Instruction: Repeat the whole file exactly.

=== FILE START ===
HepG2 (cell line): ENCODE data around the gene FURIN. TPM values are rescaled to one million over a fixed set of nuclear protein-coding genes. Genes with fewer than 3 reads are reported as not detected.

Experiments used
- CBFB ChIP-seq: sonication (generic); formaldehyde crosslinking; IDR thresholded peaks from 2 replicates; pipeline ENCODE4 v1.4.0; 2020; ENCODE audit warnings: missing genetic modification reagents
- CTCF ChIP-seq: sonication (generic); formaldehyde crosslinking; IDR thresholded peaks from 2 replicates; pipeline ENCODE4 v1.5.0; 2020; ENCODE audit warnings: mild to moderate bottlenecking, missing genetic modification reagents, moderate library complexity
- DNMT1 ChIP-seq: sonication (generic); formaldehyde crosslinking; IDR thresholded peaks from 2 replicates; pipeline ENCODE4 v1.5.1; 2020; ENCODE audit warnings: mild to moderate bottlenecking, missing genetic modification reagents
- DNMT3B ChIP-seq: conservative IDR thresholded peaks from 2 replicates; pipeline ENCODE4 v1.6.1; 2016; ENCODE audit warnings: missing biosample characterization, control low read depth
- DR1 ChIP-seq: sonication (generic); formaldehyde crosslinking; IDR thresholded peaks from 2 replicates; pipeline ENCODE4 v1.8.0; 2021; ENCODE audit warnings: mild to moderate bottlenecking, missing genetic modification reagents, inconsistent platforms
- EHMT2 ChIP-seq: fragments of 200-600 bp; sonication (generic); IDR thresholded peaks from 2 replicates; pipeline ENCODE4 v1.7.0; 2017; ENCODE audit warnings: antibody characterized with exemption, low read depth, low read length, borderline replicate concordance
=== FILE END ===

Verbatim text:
HepG2 (cell line): ENCODE data around the gene FURIN. TPM values are rescaled to one million over a fixed set of nuclear protein-coding genes. Genes with fewer than 3 reads are reported as not detected.

Experiments used
- CBFB ChIP-seq: sonication (generic); formaldehyde crosslinking; IDR thresholded peaks from 2 replicates; pipeline ENCODE4 v1.4.0; 2020; ENCODE audit warnings: missing genetic modification reagents
- CTCF ChIP-seq: sonication (generic); formaldehyde crosslinking; IDR thresholded peaks from 2 replicates; pipeline ENCODE4 v1.5.0; 2020; ENCODE audit warnings: mild to moderate bottlenecking, missing genetic modification reagents, moderate library complexity
- DNMT1 ChIP-seq: sonication (generic); formaldehyde crosslinking; IDR thresholded peaks from 2 replicates; pipeline ENCODE4 v1.5.1; 2020; ENCODE audit warnings: mild to moderate bottlenecking, missing genetic modification reagents
- DNMT3B ChIP-seq: conservative IDR thresholded peaks from 2 replicates; pipeline ENCODE4 v1.6.1; 2016; ENCODE audit warnings: missing biosample characterization, control low read depth
- DR1 ChIP-seq: sonication (generic); formaldehyde crosslinking; IDR thresholded peaks from 2 replicates; pipeline ENCODE4 v1.8.0; 2021; ENCODE audit warnings: mild to moderate bottlenecking, missing genetic modification reagents, inconsistent platforms
- EHMT2 ChIP-seq: fragments of 200-600 bp; sonication (generic); IDR thresholded peaks from 2 replicates; pipeline ENCODE4 v1.7.0; 2017; ENCODE audit warnings: antibody characterized with exemption, low read depth, low read length, borderline replicate concordance